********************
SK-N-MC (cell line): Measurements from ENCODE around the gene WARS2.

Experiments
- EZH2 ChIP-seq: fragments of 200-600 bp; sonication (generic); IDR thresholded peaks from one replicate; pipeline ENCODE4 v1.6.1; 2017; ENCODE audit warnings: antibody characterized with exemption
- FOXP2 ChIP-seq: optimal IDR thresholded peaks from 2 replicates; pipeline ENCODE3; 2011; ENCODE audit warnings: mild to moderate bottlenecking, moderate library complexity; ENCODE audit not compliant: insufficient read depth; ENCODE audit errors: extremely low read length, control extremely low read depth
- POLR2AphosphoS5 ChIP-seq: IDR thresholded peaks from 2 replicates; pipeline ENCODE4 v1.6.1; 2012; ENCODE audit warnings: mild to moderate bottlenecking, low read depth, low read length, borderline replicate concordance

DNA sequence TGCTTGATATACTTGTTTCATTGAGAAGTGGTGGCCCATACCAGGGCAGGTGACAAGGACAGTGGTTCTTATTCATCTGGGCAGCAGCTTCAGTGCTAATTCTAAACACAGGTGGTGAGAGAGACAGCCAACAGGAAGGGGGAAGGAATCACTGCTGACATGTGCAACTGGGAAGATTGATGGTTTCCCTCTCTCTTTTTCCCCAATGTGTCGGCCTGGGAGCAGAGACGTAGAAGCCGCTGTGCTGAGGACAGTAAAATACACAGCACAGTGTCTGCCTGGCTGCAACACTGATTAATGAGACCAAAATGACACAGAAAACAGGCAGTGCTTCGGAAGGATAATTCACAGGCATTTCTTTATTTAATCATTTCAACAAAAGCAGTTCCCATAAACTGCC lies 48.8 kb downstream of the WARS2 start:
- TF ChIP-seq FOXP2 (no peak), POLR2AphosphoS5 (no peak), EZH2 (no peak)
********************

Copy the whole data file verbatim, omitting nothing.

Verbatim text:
SK-N-MC (cell line): Measurements from ENCODE around the gene WARS2.

Experiments
- EZH2 ChIP-seq: fragments of 200-600 bp; sonication (generic); IDR thresholded peaks from one replicate; pipeline ENCODE4 v1.6.1; 2017; ENCODE audit warnings: antibody characterized with exemption
- FOXP2 ChIP-seq: optimal IDR thresholded peaks from 2 replicates; pipeline ENCODE3; 2011; ENCODE audit warnings: mild to moderate bottlenecking, moderate library complexity; ENCODE audit not compliant: insufficient read depth; ENCODE audit errors: extremely low read length, control extremely low read depth
- POLR2AphosphoS5 ChIP-seq: IDR thresholded peaks from 2 replicates; pipeline ENCODE4 v1.6.1; 2012; ENCODE audit warnings: mild to moderate bottlenecking, low read depth, low read length, borderline replicate concordance

DNA sequence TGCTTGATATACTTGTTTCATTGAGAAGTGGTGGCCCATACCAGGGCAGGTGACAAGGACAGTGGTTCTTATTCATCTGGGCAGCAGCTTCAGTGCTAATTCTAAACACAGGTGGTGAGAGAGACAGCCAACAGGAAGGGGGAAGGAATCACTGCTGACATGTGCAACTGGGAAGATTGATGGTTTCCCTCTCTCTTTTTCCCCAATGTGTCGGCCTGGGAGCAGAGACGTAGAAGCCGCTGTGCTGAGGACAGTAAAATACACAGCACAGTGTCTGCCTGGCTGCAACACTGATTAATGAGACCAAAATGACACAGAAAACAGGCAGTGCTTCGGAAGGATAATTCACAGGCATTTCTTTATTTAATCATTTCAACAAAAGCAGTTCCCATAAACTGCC lies 48.8 kb downstream of the WARS2 start:
- TF ChIP-seq FOXP2 (no peak), POLR2AphosphoS5 (no peak), EZH2 (no peak)